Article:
Transit Toronto is sponsored by bus tracker and next vehicle arrivals. TransSee features include vehicle tracking by route or fleet number, schedule adherence, off route vehicles and more advanced features. Works on all mobile devices and on any browser.
Supports Toronto area agencies TTC, GO trains, MiWay, YRT, HSR and GRT, as well as NY MTA, LA metro, SF MUNI, Boston MBTA, and (new) Barrie.

TTC pension could fund subways

Investment could help construction

Province’s action spurred idea


The TTC is willing to invest its own pension money to help the city expand transit service, the transit authority’s boss said yesterday.

“Why not?” said chief general manager Rick Ducharme. “If (other pension funds are) willing to, why wouldn’t we? We invest just like they do.

“If you got the return guaranteed in the form of security from the government, why not?”

Ducharme was reacting to an announcement Wednesday from the Ontario government that Queen’s Park would begin to woo pension fund operators to help it raise money for much-needed public infrastructure.

The province plans to raise capital for new subway lines, schools and hospitals, and guarantee the investments through its “ReNew Ontario” program.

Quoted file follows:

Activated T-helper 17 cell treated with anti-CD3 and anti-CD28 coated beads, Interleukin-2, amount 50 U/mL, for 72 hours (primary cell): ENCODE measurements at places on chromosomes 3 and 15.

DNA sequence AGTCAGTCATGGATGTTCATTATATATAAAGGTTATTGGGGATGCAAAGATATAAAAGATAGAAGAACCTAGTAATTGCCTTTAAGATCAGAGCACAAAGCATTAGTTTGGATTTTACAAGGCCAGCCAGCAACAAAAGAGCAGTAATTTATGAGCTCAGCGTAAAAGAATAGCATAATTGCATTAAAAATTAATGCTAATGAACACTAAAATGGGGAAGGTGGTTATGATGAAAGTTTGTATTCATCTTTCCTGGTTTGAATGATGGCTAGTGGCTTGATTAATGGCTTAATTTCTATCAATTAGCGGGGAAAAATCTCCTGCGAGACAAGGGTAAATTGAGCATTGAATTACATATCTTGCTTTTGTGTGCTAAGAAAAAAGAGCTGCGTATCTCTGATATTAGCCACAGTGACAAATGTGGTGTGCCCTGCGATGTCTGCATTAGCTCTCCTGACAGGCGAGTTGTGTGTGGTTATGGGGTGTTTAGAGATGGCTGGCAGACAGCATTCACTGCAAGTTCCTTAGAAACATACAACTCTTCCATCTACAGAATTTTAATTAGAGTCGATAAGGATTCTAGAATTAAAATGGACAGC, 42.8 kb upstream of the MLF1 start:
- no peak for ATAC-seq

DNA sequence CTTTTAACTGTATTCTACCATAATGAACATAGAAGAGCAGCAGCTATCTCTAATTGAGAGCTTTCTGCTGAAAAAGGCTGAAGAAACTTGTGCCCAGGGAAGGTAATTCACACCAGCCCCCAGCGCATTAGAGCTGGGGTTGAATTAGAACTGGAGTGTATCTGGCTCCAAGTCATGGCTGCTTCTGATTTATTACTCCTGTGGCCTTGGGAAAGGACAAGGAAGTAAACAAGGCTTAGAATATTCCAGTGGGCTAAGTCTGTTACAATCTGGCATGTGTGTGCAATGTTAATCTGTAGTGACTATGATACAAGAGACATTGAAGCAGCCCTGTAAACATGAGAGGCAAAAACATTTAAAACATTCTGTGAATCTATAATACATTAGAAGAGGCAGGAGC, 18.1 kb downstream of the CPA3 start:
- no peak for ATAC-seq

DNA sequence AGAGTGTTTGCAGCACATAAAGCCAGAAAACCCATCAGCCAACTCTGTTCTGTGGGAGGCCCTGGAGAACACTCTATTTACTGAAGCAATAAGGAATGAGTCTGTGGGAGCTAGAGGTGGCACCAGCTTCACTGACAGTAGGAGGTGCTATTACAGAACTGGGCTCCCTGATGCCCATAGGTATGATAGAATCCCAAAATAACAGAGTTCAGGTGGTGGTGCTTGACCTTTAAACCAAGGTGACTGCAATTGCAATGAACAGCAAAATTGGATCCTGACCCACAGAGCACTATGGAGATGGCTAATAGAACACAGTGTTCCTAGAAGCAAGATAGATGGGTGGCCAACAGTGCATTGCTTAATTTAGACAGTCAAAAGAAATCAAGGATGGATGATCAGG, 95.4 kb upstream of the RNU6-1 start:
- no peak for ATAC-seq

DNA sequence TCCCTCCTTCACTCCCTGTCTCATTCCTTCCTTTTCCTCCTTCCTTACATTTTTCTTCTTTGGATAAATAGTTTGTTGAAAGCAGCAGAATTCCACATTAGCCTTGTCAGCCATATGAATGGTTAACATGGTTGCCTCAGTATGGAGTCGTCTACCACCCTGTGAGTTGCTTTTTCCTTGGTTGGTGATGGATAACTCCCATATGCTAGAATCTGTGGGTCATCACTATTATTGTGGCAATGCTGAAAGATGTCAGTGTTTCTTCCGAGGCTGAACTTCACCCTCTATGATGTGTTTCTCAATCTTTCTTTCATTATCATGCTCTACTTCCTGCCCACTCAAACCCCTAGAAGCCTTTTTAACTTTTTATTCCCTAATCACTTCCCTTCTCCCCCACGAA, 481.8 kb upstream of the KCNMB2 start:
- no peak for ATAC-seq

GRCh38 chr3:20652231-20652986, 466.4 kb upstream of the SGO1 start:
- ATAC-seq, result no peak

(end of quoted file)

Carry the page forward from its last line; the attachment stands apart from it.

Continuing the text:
Building a subway to York University and completing the Sheppard subway line to Scarborough Town Centre are projects that would fit the program. Each would cost between $1 billion and $2 billion.

Some big pension funds, such as the Ontario Municipal Employees Retirement System (OMERS) and the Ontario Teachers’ Pension Plan, have made long-term investments in public infrastructure overseas.

The Dalton McGuinty Liberals want to tap that resource to spur infrastructure renewal.

“We’re watching this closely,” said Ducharme. “Pension funds are pension funds.”

The TTC pension fund is valued at just under $3 billion, so it couldn’t take on a subway project by itself, said Vince Rodo, vice-president of the fund and the TTC’s general secretary.

But Rodo said he’s had discussions with the government about the program, and more are planned.

“It’s a nice thing,” said Rodo. “Our plan helps build a project that would be of great benefit.

“We are interested if the risk and returns are appropriate.”

While Ducharme has opposed public-private partnerships, fearing a drive for profits would mean service cuts, he said the current Liberal plan is different.

“It truly is taking public money — employees’ money — (for) something you want to build rather than having the private sector make all the money.”